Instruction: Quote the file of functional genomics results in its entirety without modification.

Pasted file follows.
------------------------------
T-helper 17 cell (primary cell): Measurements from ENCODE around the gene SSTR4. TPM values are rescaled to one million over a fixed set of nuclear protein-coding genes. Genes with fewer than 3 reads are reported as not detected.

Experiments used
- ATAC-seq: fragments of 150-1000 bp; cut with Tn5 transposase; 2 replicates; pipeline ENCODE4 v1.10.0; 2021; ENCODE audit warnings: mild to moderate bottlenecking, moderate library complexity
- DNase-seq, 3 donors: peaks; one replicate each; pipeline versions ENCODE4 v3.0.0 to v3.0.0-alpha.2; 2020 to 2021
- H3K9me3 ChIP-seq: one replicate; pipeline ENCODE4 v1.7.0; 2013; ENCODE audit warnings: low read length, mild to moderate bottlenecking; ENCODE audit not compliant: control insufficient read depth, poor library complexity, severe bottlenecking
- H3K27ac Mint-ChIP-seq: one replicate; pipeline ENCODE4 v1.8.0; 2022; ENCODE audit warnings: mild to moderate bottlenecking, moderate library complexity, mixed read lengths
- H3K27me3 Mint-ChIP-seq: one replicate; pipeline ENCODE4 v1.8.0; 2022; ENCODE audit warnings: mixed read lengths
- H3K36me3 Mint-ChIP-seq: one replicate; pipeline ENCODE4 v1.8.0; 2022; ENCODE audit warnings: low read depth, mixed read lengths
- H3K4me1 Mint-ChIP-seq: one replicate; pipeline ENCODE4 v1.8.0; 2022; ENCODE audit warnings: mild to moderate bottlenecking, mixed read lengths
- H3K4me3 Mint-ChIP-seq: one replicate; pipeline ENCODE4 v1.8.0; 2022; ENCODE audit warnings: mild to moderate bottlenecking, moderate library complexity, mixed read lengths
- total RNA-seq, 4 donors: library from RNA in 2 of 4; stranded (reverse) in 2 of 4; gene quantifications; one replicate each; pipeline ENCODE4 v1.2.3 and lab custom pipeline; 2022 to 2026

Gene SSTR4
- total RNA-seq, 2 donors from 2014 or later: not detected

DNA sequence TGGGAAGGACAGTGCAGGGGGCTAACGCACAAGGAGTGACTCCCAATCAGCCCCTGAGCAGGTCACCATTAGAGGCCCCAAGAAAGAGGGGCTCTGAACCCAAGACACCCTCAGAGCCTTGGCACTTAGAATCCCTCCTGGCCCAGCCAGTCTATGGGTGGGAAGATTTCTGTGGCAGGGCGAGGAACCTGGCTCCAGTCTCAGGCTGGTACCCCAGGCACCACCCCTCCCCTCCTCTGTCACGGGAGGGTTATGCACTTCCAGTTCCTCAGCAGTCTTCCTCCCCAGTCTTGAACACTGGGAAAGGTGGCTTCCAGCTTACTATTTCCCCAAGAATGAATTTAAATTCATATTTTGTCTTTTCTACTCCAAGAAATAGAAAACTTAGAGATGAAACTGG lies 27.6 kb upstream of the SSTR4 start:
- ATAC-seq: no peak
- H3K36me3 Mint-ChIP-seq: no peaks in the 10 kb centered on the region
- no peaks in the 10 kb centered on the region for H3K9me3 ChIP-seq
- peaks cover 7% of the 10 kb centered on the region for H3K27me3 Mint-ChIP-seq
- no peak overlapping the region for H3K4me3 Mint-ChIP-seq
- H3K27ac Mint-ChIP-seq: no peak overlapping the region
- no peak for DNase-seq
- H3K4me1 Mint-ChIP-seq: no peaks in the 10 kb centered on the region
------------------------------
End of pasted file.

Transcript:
T-helper 17 cell (primary cell): Measurements from ENCODE around the gene SSTR4. TPM values are rescaled to one million over a fixed set of nuclear protein-coding genes. Genes with fewer than 3 reads are reported as not detected.

Experiments used
- ATAC-seq: fragments of 150-1000 bp; cut with Tn5 transposase; 2 replicates; pipeline ENCODE4 v1.10.0; 2021; ENCODE audit warnings: mild to moderate bottlenecking, moderate library complexity
- DNase-seq, 3 donors: peaks; one replicate each; pipeline versions ENCODE4 v3.0.0 to v3.0.0-alpha.2; 2020 to 2021
- H3K9me3 ChIP-seq: one replicate; pipeline ENCODE4 v1.7.0; 2013; ENCODE audit warnings: low read length, mild to moderate bottlenecking; ENCODE audit not compliant: control insufficient read depth, poor library complexity, severe bottlenecking
- H3K27ac Mint-ChIP-seq: one replicate; pipeline ENCODE4 v1.8.0; 2022; ENCODE audit warnings: mild to moderate bottlenecking, moderate library complexity, mixed read lengths
- H3K27me3 Mint-ChIP-seq: one replicate; pipeline ENCODE4 v1.8.0; 2022; ENCODE audit warnings: mixed read lengths
- H3K36me3 Mint-ChIP-seq: one replicate; pipeline ENCODE4 v1.8.0; 2022; ENCODE audit warnings: low read depth, mixed read lengths
- H3K4me1 Mint-ChIP-seq: one replicate; pipeline ENCODE4 v1.8.0; 2022; ENCODE audit warnings: mild to moderate bottlenecking, mixed read lengths
- H3K4me3 Mint-ChIP-seq: one replicate; pipeline ENCODE4 v1.8.0; 2022; ENCODE audit warnings: mild to moderate bottlenecking, moderate library complexity, mixed read lengths
- total RNA-seq, 4 donors: library from RNA in 2 of 4; stranded (reverse) in 2 of 4; gene quantifications; one replicate each; pipeline ENCODE4 v1.2.3 and lab custom pipeline; 2022 to 2026

Gene SSTR4
- total RNA-seq, 2 donors from 2014 or later: not detected

DNA sequence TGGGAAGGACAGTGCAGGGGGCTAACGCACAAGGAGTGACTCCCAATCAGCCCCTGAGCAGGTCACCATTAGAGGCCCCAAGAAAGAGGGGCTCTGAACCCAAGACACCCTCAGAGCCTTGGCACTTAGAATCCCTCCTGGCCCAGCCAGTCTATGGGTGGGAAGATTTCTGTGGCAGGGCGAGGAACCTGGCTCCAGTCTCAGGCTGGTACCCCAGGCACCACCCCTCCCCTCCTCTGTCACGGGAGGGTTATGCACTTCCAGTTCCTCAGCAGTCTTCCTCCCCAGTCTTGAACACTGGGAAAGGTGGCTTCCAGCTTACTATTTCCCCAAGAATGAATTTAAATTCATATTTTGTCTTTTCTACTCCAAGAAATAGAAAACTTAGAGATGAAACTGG lies 27.6 kb upstream of the SSTR4 start:
- ATAC-seq: no peak
- H3K36me3 Mint-ChIP-seq: no peaks in the 10 kb centered on the region
- no peaks in the 10 kb centered on the region for H3K9me3 ChIP-seq
- peaks cover 7% of the 10 kb centered on the region for H3K27me3 Mint-ChIP-seq
- no peak overlapping the region for H3K4me3 Mint-ChIP-seq
- H3K27ac Mint-ChIP-seq: no peak overlapping the region
- no peak for DNase-seq
- H3K4me1 Mint-ChIP-seq: no peaks in the 10 kb centered on the region